There was something unusual about the governor of Alabama signing into law legislation that severely restricts access to abortions in that state. It’s not unusual that the bill passed in both chambers of the heavily Republican state or that the Republican governor then made it law.

What’s unusual is that the final approval of the bill was done by a woman, Gov. Kay Ivey (R). To that point, it was mostly Republican men who’d pushed the bill forward.

We looked at vote tallies for antiabortion laws in three states, assessing how many men and women in each party supported the measures. In Alabama, there were enough votes from Republican men alone to pass the bill in both the state House and Senate. Alabama is unusual though: Because a number of legislators in the state House declined to vote on the bill that they opposed, twice as many women voted for it as against it.

Early on Thursday morning, the Missouri Senate passed a bill that passed the state House back in February. (The measure will now return to the lower chamber for final passage.) In that state, once again, there were enough votes from Republican men to carry the day in both chambers of the legislature. Unlike Alabama, about as many women voted for the law (all Republican) as against it.

Missouri was also unusual because several Democratic men joined the majority in passing the law. Generally, party is a much better predictor of votes on these bills than gender, but there are still defectors.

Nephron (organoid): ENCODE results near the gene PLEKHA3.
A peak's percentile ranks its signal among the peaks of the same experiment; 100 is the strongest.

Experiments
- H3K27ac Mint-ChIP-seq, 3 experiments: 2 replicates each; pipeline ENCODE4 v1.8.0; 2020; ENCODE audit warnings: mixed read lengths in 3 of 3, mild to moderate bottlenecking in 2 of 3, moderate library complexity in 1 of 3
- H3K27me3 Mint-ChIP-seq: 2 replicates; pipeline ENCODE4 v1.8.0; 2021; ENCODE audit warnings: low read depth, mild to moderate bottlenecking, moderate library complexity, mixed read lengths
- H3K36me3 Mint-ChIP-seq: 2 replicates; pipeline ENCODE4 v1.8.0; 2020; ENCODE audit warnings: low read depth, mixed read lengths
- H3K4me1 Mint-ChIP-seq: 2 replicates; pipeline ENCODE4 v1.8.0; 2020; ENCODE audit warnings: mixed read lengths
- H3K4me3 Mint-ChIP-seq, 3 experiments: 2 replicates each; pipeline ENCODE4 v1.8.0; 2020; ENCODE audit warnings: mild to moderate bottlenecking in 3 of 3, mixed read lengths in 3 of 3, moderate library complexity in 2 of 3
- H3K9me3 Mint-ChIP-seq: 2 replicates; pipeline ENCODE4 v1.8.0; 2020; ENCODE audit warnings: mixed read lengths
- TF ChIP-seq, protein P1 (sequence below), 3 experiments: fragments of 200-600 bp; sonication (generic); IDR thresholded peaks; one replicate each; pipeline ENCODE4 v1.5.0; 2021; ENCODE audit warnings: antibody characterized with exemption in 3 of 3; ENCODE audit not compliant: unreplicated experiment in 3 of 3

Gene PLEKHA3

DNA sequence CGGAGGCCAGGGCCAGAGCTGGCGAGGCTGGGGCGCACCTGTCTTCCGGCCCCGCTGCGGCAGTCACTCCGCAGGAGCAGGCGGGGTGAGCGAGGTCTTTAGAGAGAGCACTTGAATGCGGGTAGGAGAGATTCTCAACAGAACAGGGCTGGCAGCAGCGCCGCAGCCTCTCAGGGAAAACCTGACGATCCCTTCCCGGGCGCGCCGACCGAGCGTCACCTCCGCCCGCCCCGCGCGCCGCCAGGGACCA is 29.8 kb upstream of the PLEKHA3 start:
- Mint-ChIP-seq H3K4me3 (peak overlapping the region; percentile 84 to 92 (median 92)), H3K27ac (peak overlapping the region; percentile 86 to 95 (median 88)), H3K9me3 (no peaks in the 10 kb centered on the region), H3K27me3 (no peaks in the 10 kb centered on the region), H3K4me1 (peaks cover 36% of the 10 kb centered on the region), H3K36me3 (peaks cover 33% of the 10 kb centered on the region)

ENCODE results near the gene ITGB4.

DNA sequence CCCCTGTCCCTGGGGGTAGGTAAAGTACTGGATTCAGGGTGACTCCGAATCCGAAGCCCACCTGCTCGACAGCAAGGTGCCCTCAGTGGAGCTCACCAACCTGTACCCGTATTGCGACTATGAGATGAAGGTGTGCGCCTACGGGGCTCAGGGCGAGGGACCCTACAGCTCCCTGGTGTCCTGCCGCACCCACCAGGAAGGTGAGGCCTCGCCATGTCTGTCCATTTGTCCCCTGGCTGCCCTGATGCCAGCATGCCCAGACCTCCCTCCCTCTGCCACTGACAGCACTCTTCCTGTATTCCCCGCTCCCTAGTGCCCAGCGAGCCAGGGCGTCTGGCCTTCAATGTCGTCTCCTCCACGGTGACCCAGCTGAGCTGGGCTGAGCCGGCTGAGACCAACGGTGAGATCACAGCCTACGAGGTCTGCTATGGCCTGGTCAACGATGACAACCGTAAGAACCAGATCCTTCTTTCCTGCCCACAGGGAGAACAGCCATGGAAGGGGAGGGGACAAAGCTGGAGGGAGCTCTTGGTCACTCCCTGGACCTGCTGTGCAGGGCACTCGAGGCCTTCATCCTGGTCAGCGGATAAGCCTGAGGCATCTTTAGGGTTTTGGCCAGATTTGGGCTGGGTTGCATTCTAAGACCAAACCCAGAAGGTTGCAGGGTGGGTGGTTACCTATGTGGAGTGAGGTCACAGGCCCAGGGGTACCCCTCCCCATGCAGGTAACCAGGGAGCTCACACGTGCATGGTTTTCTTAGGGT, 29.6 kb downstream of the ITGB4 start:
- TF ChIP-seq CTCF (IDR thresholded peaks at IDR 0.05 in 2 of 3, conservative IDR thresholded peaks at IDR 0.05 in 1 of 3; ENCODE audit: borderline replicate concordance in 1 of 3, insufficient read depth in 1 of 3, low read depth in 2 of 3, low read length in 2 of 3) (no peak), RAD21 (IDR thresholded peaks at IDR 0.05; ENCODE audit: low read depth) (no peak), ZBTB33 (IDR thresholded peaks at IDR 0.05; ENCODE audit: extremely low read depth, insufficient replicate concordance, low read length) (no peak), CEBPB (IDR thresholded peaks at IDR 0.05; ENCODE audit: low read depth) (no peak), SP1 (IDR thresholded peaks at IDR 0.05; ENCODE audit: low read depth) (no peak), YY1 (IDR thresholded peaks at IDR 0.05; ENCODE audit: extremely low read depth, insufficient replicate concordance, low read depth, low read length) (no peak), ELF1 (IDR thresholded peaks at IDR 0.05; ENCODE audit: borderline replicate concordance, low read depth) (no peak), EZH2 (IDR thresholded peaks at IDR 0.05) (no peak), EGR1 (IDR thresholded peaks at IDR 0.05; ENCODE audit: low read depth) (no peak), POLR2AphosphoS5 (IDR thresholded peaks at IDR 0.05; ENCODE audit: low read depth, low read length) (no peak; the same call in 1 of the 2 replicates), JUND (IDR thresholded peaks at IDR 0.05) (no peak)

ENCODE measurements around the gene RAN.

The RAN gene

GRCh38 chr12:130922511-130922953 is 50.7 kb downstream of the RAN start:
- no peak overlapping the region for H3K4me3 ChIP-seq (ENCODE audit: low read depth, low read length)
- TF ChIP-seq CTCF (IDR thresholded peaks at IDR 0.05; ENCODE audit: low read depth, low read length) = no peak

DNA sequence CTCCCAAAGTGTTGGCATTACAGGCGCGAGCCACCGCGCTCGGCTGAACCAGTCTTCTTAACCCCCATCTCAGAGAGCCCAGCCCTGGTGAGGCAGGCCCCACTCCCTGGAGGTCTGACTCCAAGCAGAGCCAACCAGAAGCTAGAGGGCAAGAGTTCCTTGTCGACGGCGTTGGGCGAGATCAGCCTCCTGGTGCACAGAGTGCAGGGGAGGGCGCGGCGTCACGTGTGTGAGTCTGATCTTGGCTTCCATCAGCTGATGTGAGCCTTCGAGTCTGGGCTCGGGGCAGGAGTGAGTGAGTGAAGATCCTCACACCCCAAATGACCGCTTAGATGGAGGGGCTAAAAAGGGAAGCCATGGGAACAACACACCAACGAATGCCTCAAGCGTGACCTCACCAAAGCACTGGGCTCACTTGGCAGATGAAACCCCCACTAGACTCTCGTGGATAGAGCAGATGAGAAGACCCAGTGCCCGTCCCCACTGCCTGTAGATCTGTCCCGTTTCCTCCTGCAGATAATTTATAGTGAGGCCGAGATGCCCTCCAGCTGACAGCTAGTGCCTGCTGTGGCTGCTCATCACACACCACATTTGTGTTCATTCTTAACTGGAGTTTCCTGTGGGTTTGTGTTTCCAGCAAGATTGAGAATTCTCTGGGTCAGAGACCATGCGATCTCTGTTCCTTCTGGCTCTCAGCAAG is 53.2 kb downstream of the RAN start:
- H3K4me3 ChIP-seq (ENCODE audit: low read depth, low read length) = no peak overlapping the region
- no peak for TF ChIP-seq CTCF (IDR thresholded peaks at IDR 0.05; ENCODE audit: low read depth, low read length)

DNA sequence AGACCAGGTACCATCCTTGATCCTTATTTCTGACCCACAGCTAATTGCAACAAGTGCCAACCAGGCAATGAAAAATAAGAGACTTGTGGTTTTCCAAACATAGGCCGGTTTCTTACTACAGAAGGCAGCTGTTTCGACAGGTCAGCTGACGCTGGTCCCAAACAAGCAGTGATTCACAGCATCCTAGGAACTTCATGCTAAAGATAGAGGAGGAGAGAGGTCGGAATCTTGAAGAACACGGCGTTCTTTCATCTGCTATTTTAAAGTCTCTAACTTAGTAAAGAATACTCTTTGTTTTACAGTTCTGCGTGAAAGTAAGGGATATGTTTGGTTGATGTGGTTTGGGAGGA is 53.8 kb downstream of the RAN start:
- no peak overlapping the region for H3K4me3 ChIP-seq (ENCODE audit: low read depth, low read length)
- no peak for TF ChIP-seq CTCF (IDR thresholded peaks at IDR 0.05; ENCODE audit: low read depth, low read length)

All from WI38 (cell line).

Consider Georgia, where Gov. Brian Kemp (R) signed a “heartbeat” bill into law last week. Again, the vast majority of votes to pass the legislation came from Republican men. In Georgia, though, a state that’s less robustly Republican, five Republicans defected from their party to oppose the legislation — including two women. (One Democratic man voted for it.)

In total, the laws passed by a margin of 367-154 in the six chambers we looked at. Of those 367 votes, 322 came from men, 318 of them Republican. In other words, 7-of-8 votes in support came from men, nearly all of them Republican.

Of the 154 votes against, 79 came from women — more than half.

A large part of that discrepancy comes from the fact that far more women who are in the legislature in these states were elected as Democrats. In Georgia, for example, three-quarters of the women in the House and Senate are Democrats.

Ivey, Alabama’s governor, wasn’t elected to her current position. She became governor in 2017 after the sitting governor resigned for using state money to cover up an affair. Ivey’s predecessor was a man.